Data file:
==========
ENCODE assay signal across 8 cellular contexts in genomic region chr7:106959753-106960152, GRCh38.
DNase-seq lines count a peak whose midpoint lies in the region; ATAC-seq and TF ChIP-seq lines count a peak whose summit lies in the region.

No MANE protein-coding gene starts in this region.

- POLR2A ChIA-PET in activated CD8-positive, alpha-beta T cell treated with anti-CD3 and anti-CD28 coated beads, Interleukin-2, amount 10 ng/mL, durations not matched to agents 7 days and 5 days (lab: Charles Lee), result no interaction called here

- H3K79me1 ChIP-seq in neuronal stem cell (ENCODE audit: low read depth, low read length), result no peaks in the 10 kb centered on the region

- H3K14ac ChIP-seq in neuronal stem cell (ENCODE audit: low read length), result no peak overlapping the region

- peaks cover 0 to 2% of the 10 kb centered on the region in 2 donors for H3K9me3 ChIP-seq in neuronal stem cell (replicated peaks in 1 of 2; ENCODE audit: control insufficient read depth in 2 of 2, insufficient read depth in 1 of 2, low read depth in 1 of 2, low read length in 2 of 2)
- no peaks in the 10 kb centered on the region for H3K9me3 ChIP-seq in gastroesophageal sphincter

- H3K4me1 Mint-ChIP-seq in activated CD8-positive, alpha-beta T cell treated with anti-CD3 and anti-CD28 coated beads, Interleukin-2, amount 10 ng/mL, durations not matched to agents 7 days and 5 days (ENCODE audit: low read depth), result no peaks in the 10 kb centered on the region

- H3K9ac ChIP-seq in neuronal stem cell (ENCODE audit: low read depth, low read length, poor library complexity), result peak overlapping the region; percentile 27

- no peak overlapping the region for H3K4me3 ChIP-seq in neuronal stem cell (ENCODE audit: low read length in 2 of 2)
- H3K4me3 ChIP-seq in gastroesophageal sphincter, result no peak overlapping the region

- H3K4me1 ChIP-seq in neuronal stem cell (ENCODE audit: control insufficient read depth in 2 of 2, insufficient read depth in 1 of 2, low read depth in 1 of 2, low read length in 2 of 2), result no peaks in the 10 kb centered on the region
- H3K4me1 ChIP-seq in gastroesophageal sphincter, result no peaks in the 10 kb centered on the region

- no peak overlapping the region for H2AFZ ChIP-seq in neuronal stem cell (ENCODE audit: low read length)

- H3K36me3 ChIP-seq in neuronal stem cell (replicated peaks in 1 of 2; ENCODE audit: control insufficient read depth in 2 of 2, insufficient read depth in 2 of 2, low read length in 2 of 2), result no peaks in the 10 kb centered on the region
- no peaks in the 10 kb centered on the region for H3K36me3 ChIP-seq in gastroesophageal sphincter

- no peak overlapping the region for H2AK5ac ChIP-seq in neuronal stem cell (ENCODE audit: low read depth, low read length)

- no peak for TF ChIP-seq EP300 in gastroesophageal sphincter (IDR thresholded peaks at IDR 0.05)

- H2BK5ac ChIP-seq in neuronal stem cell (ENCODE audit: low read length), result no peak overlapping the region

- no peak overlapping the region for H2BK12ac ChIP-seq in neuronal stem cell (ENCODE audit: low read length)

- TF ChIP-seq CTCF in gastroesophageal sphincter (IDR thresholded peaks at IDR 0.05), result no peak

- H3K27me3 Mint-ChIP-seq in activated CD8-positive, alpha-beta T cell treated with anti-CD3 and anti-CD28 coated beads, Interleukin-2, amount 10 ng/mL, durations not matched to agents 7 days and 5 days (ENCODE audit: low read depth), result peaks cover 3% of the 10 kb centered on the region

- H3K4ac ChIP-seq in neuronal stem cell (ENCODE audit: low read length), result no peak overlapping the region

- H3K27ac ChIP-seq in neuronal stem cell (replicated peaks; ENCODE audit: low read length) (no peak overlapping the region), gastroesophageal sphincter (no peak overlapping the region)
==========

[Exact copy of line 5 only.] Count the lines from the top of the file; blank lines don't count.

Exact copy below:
- H3K79me1 ChIP-seq in neuronal stem cell (ENCODE audit: low read depth, low read length), result no peaks in the 10 kb centered on the region